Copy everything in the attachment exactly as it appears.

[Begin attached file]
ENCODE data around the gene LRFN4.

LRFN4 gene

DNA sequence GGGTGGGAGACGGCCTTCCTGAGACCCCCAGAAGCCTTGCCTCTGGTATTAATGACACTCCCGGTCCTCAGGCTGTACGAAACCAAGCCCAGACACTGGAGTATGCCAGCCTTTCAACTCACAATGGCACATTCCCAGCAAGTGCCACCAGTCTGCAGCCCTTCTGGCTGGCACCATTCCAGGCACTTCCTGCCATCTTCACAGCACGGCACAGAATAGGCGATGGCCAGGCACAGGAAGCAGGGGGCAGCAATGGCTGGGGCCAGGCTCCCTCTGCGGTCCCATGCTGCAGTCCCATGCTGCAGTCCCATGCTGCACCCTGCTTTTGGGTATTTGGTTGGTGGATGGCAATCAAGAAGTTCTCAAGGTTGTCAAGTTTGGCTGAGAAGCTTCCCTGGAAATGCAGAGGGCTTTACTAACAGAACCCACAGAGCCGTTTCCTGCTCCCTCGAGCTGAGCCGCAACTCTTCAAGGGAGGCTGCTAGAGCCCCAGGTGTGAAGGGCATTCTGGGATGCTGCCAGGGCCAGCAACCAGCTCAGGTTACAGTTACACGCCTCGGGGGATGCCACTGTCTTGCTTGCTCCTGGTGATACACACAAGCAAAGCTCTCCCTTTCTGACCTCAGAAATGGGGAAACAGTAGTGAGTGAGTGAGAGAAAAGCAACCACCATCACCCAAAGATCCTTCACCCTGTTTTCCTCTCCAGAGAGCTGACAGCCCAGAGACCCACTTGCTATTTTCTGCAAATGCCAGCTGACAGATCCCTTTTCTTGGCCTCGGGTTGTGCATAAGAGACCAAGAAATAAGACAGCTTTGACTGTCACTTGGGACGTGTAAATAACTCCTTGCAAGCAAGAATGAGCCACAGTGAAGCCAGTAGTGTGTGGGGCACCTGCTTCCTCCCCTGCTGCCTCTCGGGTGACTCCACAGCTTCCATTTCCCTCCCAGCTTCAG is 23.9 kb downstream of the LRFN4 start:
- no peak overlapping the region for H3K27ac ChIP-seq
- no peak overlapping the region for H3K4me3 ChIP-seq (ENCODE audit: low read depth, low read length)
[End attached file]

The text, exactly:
ENCODE data around the gene LRFN4.

LRFN4 gene

DNA sequence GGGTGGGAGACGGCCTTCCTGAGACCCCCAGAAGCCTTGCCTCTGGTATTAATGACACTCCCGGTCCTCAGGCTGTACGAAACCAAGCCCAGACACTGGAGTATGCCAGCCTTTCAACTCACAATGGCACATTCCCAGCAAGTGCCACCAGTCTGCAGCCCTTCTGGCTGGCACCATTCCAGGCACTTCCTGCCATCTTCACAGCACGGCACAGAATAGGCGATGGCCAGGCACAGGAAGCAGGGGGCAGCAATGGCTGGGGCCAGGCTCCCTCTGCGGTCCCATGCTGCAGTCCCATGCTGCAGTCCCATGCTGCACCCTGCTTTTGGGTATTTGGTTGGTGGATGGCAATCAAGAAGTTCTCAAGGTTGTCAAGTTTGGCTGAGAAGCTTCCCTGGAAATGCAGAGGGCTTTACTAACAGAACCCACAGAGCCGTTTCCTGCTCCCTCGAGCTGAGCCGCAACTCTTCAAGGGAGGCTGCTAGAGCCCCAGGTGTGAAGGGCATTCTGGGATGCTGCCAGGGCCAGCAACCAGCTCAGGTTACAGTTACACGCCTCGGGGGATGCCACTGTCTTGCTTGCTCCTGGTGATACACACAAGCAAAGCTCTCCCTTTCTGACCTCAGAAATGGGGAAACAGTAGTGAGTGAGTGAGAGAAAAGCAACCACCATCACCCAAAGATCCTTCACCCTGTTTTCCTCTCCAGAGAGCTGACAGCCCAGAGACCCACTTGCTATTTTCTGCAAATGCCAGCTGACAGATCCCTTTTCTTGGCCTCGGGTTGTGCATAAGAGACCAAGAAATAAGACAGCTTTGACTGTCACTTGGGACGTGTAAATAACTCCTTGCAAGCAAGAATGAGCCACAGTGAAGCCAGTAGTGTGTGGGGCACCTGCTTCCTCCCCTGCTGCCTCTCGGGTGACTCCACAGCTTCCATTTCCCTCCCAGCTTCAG is 23.9 kb downstream of the LRFN4 start:
- no peak overlapping the region for H3K27ac ChIP-seq
- no peak overlapping the region for H3K4me3 ChIP-seq (ENCODE audit: low read depth, low read length)